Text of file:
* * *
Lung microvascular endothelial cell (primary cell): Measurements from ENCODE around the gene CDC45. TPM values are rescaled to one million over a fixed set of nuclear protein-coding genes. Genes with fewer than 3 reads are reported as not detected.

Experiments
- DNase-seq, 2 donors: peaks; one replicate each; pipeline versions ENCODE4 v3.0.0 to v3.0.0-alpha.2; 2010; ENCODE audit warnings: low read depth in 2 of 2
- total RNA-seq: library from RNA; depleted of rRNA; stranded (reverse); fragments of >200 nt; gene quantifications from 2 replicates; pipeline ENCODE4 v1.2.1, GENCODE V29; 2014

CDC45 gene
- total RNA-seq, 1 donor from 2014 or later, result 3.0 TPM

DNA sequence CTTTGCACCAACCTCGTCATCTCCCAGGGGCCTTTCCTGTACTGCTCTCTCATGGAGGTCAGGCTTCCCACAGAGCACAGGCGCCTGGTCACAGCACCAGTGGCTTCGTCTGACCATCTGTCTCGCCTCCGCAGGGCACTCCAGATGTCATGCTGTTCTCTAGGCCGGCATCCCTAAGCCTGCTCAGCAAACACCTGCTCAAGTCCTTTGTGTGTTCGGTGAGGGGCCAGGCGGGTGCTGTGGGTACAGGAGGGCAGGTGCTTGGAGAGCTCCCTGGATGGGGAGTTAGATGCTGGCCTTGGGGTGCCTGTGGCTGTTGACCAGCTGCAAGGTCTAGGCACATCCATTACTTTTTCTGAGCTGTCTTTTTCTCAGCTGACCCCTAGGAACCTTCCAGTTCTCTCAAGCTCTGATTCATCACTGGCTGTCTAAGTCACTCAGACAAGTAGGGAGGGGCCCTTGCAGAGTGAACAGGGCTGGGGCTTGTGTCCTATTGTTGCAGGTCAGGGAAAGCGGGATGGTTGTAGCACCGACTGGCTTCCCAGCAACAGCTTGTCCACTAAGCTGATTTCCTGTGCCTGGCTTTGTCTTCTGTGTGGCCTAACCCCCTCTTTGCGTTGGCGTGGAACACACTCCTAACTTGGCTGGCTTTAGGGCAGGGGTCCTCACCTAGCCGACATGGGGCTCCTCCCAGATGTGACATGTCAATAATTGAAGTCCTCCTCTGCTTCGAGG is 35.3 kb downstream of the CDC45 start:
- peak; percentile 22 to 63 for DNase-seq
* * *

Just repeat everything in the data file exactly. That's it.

Lung microvascular endothelial cell (primary cell): Measurements from ENCODE around the gene CDC45. TPM values are rescaled to one million over a fixed set of nuclear protein-coding genes. Genes with fewer than 3 reads are reported as not detected.

Experiments
- DNase-seq, 2 donors: peaks; one replicate each; pipeline versions ENCODE4 v3.0.0 to v3.0.0-alpha.2; 2010; ENCODE audit warnings: low read depth in 2 of 2
- total RNA-seq: library from RNA; depleted of rRNA; stranded (reverse); fragments of >200 nt; gene quantifications from 2 replicates; pipeline ENCODE4 v1.2.1, GENCODE V29; 2014

CDC45 gene
- total RNA-seq, 1 donor from 2014 or later, result 3.0 TPM

DNA sequence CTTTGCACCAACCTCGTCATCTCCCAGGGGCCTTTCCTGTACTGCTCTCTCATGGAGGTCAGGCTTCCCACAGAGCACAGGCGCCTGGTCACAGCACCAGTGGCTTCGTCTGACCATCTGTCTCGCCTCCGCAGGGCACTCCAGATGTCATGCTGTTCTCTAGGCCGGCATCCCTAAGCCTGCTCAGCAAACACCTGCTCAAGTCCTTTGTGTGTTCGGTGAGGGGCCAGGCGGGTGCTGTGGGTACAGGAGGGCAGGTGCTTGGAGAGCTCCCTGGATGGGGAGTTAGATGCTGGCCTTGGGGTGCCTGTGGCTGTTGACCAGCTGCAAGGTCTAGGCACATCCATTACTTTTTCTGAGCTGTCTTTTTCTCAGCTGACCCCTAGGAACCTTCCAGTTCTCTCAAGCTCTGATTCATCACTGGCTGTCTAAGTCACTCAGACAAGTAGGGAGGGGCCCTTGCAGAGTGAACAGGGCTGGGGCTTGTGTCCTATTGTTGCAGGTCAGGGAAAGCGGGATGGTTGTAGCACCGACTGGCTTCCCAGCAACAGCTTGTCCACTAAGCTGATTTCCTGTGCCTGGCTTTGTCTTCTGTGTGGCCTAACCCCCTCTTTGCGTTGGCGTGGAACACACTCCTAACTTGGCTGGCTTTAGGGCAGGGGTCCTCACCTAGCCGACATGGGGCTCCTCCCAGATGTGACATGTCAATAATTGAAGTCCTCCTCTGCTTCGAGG is 35.3 kb downstream of the CDC45 start:
- peak; percentile 22 to 63 for DNase-seq